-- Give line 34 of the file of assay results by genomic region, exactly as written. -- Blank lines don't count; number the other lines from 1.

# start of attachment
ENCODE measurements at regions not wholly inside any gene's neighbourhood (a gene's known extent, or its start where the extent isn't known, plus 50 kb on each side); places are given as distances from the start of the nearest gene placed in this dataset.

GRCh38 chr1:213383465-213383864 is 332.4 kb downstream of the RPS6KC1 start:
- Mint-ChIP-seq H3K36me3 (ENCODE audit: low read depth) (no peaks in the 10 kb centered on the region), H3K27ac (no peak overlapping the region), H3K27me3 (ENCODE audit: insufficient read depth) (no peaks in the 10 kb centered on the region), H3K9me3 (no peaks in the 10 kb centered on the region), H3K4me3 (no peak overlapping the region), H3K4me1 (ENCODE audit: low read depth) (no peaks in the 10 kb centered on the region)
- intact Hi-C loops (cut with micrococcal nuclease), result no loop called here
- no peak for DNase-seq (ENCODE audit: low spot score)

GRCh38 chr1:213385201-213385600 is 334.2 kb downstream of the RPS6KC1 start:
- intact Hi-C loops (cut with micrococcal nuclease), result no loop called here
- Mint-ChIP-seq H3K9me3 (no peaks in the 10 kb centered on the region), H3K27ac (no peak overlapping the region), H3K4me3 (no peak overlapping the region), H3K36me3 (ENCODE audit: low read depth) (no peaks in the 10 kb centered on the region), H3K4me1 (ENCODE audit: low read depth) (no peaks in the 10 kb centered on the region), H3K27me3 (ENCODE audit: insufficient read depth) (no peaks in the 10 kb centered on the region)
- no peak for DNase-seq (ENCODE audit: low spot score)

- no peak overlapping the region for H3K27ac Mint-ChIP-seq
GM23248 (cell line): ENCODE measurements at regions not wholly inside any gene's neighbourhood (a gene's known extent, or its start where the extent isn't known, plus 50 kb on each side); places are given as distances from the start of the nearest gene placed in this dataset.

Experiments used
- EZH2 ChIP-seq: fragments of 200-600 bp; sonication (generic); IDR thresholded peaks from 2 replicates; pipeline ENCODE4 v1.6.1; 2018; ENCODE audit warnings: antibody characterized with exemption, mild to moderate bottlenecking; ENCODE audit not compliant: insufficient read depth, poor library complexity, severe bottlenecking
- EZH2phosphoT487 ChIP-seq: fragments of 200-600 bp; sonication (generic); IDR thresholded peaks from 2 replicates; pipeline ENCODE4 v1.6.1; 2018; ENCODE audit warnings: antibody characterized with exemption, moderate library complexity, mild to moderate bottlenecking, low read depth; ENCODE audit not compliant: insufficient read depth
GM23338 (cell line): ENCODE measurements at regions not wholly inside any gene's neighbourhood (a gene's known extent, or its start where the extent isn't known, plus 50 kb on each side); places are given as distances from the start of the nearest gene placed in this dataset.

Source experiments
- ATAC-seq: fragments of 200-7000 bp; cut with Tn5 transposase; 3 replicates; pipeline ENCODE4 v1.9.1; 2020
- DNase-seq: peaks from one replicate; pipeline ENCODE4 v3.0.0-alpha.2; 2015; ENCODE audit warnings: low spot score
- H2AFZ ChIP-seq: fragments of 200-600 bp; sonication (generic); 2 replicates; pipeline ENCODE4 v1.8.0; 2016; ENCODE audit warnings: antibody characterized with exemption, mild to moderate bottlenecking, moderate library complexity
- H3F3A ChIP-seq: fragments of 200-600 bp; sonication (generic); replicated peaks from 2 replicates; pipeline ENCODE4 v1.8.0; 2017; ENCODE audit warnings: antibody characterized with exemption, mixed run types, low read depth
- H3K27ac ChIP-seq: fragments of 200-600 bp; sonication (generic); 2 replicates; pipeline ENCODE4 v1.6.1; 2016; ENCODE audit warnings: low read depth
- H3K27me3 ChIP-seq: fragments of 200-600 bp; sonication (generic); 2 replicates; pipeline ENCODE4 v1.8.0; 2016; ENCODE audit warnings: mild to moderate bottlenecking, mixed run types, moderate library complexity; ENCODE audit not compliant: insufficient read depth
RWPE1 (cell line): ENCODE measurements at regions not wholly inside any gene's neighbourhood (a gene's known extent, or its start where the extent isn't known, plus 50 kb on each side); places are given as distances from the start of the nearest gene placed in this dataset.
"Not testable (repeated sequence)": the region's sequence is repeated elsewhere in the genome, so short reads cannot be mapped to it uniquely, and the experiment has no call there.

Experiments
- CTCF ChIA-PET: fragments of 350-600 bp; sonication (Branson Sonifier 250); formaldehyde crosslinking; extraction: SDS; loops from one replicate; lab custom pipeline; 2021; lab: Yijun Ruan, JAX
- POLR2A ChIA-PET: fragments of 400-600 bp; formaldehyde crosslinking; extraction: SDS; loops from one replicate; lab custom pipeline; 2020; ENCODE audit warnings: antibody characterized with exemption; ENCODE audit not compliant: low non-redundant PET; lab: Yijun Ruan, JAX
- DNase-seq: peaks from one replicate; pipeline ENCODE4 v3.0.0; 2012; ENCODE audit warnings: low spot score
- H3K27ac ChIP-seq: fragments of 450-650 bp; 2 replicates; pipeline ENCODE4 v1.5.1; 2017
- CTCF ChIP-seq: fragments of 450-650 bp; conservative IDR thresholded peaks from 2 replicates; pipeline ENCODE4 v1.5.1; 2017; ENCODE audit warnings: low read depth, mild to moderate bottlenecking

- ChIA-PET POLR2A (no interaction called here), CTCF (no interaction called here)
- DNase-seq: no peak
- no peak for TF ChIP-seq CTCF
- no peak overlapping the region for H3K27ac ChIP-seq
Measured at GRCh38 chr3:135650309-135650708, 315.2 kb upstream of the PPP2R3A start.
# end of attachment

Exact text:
- no peak overlapping the region for H3K27ac ChIP-seq